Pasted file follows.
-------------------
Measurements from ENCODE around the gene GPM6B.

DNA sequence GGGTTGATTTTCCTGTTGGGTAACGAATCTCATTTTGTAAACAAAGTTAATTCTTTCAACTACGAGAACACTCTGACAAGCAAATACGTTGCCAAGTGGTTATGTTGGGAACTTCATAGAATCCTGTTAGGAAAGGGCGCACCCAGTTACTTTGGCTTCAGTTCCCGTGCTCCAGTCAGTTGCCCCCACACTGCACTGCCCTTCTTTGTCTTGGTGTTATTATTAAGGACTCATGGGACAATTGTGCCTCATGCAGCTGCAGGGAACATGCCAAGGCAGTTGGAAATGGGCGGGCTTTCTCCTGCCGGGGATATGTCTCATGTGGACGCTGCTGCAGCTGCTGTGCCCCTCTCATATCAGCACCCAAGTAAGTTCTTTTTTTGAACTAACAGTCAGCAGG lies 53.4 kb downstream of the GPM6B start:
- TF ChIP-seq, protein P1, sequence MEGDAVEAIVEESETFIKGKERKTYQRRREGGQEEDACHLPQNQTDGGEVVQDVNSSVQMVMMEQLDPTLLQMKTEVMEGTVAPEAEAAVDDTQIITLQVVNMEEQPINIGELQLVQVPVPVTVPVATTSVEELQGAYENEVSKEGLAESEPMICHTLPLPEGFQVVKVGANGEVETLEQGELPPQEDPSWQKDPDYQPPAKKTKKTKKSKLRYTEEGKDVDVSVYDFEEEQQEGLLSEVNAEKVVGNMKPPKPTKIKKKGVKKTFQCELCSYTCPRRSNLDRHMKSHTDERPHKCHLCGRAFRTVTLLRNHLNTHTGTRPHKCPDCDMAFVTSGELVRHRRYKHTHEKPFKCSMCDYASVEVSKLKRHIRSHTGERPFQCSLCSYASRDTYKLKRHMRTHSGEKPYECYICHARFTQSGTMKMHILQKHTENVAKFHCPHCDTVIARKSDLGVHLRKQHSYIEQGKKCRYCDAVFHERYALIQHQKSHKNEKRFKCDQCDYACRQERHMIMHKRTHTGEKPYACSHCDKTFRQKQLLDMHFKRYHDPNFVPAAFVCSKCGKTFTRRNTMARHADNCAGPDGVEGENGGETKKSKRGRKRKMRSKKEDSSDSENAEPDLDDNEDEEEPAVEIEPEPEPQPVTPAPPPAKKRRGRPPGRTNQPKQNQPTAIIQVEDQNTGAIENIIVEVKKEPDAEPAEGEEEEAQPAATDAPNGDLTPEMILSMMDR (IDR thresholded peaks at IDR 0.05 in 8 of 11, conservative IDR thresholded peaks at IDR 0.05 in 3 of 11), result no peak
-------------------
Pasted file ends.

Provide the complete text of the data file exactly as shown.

Measurements from ENCODE around the gene GPM6B.

DNA sequence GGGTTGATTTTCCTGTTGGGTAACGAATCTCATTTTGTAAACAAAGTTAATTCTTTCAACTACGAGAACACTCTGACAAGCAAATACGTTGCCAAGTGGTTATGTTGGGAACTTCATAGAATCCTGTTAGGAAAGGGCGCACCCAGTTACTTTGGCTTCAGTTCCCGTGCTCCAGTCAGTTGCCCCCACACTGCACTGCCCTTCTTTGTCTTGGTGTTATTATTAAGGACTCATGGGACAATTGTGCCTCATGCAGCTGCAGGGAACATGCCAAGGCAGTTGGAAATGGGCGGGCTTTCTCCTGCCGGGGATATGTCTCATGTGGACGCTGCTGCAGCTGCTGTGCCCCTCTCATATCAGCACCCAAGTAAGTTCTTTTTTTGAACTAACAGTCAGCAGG lies 53.4 kb downstream of the GPM6B start:
- TF ChIP-seq, protein P1, sequence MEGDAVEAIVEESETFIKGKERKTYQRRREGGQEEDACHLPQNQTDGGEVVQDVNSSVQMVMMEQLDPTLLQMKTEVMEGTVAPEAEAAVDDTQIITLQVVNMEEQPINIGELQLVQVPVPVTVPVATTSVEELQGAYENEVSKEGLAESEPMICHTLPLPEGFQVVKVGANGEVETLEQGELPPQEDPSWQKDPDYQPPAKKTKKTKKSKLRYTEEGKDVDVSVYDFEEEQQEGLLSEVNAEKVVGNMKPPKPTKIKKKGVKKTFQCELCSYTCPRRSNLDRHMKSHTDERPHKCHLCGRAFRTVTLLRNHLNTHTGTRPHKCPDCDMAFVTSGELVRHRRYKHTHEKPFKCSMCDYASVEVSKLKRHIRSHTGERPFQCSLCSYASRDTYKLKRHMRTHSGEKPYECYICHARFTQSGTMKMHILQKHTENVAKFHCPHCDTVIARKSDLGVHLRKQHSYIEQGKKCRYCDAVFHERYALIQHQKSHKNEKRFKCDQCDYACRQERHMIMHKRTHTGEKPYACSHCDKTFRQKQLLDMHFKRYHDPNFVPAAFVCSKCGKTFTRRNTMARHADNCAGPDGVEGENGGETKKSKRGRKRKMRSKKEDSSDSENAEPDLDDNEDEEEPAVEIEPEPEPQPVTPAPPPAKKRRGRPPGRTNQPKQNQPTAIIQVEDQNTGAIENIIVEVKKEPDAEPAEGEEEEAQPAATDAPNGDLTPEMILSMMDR (IDR thresholded peaks at IDR 0.05 in 8 of 11, conservative IDR thresholded peaks at IDR 0.05 in 3 of 11), result no peak